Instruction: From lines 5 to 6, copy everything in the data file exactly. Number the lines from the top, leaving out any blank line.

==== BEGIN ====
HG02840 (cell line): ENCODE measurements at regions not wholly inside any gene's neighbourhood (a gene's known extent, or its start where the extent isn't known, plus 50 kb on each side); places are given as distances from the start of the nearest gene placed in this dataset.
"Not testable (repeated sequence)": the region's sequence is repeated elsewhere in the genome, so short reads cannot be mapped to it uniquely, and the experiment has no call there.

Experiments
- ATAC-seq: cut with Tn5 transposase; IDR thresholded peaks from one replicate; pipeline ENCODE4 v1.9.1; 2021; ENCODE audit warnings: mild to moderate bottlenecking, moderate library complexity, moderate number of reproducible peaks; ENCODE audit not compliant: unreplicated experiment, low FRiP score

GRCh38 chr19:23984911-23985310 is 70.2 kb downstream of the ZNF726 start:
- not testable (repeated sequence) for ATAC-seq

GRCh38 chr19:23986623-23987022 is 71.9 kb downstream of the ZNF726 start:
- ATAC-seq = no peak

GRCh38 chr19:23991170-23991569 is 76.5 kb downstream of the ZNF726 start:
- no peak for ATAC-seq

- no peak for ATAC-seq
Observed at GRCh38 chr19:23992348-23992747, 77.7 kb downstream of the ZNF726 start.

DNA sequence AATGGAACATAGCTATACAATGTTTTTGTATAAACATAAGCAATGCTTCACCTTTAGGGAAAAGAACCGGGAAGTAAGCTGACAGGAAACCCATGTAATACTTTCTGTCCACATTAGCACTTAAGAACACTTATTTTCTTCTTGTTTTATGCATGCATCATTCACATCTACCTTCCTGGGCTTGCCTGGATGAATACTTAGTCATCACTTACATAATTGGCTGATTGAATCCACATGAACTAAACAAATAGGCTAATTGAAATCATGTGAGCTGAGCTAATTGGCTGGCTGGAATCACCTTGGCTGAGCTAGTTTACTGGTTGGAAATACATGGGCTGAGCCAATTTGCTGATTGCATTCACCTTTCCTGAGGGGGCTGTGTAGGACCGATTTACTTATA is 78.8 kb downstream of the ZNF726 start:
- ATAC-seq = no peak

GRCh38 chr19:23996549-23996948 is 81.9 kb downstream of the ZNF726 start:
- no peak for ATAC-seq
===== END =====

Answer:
GRCh38 chr19:23984911-23985310 is 70.2 kb downstream of the ZNF726 start:
- not testable (repeated sequence) for ATAC-seq